The team will leave Johannesburg on Friday, January 23, for Freetown where its members will work for eight weeks before being replaced by another team.
Dr Pappie Majuba, the Chief Medical Officer of Right to Care, which recruited and trained the team, said there had been a lot of response from South African healthcare professionals who wanted to work in Sierra Leone.
?The team will be in Sierra Leone for eight weeks and will be working with professionals who are already in the country,? Dr Majuba said.
?When they return to South Africa, another team will be sent to replace them. It?s an ongoing process, and the number of professionals will be determined by the response and need.?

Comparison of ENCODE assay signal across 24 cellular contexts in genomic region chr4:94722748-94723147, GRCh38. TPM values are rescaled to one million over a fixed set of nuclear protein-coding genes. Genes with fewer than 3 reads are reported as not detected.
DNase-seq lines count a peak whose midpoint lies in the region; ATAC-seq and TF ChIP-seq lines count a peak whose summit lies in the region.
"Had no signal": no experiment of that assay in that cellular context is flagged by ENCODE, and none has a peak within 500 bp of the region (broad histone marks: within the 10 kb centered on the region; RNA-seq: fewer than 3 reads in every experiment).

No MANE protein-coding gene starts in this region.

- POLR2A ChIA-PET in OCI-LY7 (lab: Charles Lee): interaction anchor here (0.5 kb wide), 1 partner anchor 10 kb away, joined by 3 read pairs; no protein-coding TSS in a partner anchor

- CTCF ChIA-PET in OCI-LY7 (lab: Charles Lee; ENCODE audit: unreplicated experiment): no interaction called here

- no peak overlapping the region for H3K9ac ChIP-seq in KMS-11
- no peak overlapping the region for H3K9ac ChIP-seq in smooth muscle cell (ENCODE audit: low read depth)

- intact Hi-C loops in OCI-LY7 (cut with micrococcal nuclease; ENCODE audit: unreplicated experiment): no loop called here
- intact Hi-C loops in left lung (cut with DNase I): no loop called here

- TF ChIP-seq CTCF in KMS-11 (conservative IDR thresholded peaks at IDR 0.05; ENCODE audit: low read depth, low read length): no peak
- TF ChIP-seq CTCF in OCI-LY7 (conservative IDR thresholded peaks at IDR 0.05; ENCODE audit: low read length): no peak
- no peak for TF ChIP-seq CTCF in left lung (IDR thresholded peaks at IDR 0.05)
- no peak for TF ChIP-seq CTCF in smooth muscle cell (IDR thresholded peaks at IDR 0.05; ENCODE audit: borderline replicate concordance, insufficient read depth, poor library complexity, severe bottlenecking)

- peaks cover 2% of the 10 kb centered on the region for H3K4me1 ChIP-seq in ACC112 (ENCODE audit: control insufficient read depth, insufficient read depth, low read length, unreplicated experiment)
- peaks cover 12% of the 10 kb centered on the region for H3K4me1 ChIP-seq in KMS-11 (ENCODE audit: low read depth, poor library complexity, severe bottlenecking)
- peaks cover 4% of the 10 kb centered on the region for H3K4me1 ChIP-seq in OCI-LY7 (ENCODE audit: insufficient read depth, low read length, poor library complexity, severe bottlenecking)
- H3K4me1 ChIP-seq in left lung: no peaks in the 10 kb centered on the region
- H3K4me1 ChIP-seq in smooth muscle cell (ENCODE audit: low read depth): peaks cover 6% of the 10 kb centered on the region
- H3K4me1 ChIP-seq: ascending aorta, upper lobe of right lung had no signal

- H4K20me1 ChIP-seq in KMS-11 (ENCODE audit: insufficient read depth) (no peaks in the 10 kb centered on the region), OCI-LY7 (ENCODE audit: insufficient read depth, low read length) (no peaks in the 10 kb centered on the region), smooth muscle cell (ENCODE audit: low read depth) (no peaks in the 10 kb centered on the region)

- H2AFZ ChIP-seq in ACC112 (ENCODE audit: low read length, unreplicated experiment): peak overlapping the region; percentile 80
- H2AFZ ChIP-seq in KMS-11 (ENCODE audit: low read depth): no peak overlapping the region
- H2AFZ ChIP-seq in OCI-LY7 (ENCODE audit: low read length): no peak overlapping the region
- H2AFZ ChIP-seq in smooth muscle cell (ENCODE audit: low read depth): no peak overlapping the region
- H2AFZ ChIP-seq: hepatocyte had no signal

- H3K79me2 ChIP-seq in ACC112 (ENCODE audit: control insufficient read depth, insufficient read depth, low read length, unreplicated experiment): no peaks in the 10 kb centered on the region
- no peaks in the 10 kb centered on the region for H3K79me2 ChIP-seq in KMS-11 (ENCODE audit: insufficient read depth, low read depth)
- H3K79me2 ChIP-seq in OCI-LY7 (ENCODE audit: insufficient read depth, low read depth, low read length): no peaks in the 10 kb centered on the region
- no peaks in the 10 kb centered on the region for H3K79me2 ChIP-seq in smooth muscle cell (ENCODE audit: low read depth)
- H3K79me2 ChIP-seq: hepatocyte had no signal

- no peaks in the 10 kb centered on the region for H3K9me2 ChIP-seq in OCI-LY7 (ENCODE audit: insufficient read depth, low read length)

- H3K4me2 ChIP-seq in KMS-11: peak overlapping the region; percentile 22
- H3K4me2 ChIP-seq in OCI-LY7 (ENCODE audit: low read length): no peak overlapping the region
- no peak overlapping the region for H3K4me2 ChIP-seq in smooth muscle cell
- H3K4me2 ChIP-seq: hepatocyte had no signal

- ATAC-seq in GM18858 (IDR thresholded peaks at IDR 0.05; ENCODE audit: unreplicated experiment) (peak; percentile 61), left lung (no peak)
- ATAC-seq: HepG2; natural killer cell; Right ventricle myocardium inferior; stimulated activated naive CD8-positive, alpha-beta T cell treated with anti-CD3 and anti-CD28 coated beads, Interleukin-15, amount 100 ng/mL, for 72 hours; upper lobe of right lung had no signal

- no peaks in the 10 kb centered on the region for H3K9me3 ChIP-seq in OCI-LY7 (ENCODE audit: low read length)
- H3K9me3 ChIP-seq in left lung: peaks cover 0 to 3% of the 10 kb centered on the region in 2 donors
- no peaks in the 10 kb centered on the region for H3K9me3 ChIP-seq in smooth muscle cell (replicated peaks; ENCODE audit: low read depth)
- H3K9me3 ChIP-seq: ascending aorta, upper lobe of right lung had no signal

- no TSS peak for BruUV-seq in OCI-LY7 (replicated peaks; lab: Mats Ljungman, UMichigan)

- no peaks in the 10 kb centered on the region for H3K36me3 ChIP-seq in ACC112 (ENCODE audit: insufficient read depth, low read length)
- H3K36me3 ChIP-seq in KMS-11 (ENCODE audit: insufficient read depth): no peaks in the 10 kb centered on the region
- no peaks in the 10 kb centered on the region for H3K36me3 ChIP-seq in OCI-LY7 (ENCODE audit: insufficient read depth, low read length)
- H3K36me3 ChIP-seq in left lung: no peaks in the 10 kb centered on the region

He assured the South African public that the training that had been provided to members of the team would ensure that there was almost no risk of them contracting the disease.
Right to Care is working in conjunction with the South African Department of Health, and the effort is in response to the African Union?s call to member countries to help Guinea, Sierra Leone and Liberia fight the Ebola scourge that has already killed over 8,300 people in these three countries.
According to figures from the World Health Organisation, Sierra Leone is now seen as epicentre of the disease, with 10,000 reported cases out of 21,000 in the three Ebola-hit countries.
The statistics also show that 678 healthcare workers in the region are known to have contracted Ebola and 382 of them have died.